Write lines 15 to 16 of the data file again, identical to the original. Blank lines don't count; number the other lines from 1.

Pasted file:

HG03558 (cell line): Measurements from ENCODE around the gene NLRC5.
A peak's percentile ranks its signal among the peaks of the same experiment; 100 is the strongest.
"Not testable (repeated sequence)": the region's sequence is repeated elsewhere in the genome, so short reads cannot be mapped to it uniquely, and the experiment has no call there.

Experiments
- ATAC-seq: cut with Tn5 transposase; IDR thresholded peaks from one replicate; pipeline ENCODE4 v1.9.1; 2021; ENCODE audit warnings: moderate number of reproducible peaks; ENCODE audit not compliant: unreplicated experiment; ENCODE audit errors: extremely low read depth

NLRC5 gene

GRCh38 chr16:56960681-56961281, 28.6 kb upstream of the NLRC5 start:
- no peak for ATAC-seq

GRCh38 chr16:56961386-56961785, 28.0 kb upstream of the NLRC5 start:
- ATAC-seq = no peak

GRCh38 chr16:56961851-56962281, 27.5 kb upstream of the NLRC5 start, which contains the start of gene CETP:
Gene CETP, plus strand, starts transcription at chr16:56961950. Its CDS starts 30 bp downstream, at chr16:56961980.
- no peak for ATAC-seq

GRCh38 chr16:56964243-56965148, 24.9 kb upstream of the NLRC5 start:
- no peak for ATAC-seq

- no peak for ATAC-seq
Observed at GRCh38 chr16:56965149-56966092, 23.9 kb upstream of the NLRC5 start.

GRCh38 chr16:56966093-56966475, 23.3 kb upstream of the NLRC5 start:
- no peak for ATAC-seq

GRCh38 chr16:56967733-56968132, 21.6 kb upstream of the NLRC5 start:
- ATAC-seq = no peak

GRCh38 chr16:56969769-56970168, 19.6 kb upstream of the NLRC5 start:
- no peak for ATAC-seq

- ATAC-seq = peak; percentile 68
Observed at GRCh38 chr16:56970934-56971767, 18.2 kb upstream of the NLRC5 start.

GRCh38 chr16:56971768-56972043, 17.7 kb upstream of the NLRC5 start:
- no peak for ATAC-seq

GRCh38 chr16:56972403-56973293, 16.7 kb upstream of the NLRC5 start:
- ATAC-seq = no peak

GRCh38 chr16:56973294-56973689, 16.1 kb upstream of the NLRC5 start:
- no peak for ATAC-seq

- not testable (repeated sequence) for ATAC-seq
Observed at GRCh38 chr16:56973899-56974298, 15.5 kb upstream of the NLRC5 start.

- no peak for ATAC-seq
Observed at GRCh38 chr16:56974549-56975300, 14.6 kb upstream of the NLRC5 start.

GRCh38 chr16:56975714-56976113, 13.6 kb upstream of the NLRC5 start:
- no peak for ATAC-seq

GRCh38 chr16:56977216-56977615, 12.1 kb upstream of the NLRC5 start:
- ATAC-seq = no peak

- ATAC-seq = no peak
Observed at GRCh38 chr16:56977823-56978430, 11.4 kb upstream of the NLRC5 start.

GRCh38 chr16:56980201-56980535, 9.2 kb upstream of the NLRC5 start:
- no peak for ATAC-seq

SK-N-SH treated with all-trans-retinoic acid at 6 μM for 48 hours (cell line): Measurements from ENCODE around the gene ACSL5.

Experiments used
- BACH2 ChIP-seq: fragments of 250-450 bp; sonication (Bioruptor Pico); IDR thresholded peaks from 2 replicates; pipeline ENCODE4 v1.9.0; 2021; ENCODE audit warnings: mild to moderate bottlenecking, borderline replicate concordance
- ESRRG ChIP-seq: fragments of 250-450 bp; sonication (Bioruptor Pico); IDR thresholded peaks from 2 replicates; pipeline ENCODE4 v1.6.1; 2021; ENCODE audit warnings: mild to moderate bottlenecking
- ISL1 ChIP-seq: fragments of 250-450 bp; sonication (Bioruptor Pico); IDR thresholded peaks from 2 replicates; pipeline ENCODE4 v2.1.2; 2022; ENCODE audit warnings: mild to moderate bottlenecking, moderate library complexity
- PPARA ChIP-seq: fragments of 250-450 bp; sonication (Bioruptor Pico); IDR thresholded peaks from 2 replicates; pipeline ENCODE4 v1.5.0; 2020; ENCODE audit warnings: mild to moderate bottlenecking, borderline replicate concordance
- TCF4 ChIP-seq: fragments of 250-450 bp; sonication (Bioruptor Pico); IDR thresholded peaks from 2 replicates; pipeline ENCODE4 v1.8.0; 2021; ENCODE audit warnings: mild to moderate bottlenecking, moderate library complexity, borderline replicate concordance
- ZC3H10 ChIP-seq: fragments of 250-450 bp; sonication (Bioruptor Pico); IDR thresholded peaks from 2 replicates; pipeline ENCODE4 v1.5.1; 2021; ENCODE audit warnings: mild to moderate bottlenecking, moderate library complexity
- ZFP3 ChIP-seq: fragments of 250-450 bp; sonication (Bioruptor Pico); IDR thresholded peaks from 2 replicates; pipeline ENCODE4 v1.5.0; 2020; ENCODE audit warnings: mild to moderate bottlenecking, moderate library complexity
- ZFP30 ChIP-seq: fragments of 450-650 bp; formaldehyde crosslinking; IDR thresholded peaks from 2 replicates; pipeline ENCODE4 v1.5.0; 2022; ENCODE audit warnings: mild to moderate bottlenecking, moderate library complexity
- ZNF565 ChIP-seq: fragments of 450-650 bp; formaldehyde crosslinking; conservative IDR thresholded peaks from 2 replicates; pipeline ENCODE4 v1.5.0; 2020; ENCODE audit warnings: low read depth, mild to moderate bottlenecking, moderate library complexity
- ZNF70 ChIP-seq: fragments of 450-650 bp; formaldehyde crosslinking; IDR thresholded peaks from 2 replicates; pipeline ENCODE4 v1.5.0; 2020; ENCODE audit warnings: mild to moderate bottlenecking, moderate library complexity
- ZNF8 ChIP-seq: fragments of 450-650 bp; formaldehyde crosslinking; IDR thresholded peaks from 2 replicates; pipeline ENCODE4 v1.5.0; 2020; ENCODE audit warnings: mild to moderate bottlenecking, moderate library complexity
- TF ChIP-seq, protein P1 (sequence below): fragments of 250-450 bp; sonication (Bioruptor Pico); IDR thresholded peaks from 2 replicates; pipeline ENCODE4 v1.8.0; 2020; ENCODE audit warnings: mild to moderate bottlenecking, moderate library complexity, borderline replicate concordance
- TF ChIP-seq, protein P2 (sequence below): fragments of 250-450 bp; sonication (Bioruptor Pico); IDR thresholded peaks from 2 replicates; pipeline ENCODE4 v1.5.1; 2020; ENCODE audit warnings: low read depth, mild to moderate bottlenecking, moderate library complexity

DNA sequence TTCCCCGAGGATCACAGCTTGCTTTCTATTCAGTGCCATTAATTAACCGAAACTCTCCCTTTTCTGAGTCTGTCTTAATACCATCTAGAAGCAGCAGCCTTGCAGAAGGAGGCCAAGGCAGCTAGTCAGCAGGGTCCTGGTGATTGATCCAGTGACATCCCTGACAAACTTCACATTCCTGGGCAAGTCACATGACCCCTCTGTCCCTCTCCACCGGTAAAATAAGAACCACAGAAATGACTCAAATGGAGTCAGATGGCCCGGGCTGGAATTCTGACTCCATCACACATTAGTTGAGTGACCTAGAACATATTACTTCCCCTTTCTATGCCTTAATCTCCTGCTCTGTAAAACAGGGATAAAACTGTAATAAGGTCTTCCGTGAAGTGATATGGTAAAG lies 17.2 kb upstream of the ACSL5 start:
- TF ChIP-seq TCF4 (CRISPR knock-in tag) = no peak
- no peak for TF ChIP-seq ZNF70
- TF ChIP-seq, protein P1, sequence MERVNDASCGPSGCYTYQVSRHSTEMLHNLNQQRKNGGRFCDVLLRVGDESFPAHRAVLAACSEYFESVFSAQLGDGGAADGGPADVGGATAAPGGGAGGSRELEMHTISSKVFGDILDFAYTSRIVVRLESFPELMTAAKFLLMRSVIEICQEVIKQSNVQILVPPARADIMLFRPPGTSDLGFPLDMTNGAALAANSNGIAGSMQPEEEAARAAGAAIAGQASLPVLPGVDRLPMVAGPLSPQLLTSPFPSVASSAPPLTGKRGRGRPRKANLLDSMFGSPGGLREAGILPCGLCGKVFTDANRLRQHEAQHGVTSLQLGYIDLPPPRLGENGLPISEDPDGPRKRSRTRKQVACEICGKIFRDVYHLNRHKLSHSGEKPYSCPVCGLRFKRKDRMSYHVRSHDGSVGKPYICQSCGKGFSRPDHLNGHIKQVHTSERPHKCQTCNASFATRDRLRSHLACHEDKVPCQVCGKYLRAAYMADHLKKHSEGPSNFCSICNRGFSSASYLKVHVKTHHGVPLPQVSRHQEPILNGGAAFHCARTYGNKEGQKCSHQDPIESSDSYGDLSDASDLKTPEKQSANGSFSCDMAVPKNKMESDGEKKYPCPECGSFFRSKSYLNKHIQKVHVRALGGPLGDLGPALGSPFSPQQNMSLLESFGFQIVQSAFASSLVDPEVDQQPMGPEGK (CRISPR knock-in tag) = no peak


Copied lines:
- no peak for ATAC-seq

- no peak for ATAC-seq